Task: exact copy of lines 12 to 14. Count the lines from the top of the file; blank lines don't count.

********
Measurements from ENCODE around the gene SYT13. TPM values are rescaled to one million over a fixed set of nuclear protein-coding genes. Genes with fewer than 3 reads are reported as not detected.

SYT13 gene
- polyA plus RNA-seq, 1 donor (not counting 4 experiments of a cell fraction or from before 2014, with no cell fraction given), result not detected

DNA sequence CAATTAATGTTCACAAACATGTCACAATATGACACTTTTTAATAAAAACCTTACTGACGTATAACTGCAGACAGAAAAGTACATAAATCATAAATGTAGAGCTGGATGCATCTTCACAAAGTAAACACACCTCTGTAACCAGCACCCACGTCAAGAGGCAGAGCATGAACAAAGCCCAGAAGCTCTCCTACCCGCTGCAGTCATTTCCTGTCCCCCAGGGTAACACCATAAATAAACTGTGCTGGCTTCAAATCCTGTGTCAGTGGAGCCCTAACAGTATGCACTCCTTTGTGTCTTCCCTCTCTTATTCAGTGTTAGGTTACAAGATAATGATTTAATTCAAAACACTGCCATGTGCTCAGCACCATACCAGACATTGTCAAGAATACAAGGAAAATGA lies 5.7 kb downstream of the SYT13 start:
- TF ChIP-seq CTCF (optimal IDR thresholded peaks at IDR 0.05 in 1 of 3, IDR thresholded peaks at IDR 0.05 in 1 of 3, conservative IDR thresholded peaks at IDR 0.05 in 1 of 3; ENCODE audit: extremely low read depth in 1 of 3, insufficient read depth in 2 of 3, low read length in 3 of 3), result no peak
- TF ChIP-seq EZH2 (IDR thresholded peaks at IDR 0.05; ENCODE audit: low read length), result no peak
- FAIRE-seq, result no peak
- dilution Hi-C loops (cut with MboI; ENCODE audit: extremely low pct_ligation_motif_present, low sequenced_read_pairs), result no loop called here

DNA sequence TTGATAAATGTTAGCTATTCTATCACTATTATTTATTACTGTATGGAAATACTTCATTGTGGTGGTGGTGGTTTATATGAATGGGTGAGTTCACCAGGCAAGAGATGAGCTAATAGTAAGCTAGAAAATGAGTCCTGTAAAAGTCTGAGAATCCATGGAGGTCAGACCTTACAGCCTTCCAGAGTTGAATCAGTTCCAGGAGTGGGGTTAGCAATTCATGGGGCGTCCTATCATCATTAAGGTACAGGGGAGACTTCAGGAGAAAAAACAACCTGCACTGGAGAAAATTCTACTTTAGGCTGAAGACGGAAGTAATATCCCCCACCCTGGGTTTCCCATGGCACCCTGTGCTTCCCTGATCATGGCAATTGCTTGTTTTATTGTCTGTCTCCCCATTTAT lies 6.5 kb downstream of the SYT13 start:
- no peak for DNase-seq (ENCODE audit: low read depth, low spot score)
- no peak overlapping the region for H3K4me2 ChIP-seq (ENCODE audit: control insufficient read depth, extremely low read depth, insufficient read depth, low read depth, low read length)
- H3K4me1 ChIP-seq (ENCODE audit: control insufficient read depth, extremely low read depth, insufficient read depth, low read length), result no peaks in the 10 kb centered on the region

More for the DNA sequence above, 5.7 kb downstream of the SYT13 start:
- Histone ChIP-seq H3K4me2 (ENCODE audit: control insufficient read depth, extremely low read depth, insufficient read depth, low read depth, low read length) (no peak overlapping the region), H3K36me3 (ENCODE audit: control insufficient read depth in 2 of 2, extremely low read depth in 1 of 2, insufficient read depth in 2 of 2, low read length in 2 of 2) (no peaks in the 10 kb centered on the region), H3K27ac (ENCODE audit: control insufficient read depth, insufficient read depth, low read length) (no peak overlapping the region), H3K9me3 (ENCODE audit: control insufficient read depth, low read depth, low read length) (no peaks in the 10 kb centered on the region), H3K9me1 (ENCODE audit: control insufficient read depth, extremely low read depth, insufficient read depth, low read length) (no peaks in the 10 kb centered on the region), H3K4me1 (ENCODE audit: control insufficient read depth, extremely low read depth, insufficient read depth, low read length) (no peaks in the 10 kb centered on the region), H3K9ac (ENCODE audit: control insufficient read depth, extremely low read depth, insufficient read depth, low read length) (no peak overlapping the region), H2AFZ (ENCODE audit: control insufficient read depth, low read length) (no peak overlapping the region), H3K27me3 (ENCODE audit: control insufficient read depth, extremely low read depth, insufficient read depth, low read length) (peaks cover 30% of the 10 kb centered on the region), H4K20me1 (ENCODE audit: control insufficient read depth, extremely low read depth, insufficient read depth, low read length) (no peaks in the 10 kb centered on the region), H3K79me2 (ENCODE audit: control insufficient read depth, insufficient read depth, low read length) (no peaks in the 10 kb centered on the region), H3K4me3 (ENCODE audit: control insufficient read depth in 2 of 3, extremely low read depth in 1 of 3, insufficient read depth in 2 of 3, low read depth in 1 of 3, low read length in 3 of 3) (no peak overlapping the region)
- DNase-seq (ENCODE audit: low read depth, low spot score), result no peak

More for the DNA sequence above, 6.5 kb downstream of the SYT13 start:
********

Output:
- H3K4me1 ChIP-seq (ENCODE audit: control insufficient read depth, extremely low read depth, insufficient read depth, low read length), result no peaks in the 10 kb centered on the region

More for the DNA sequence above, 5.7 kb downstream of the SYT13 start:
- Histone ChIP-seq H3K4me2 (ENCODE audit: control insufficient read depth, extremely low read depth, insufficient read depth, low read depth, low read length) (no peak overlapping the region), H3K36me3 (ENCODE audit: control insufficient read depth in 2 of 2, extremely low read depth in 1 of 2, insufficient read depth in 2 of 2, low read length in 2 of 2) (no peaks in the 10 kb centered on the region), H3K27ac (ENCODE audit: control insufficient read depth, insufficient read depth, low read length) (no peak overlapping the region), H3K9me3 (ENCODE audit: control insufficient read depth, low read depth, low read length) (no peaks in the 10 kb centered on the region), H3K9me1 (ENCODE audit: control insufficient read depth, extremely low read depth, insufficient read depth, low read length) (no peaks in the 10 kb centered on the region), H3K4me1 (ENCODE audit: control insufficient read depth, extremely low read depth, insufficient read depth, low read length) (no peaks in the 10 kb centered on the region), H3K9ac (ENCODE audit: control insufficient read depth, extremely low read depth, insufficient read depth, low read length) (no peak overlapping the region), H2AFZ (ENCODE audit: control insufficient read depth, low read length) (no peak overlapping the region), H3K27me3 (ENCODE audit: control insufficient read depth, extremely low read depth, insufficient read depth, low read length) (peaks cover 30% of the 10 kb centered on the region), H4K20me1 (ENCODE audit: control insufficient read depth, extremely low read depth, insufficient read depth, low read length) (no peaks in the 10 kb centered on the region), H3K79me2 (ENCODE audit: control insufficient read depth, insufficient read depth, low read length) (no peaks in the 10 kb centered on the region), H3K4me3 (ENCODE audit: control insufficient read depth in 2 of 3, extremely low read depth in 1 of 3, insufficient read depth in 2 of 3, low read depth in 1 of 3, low read length in 3 of 3) (no peak overlapping the region)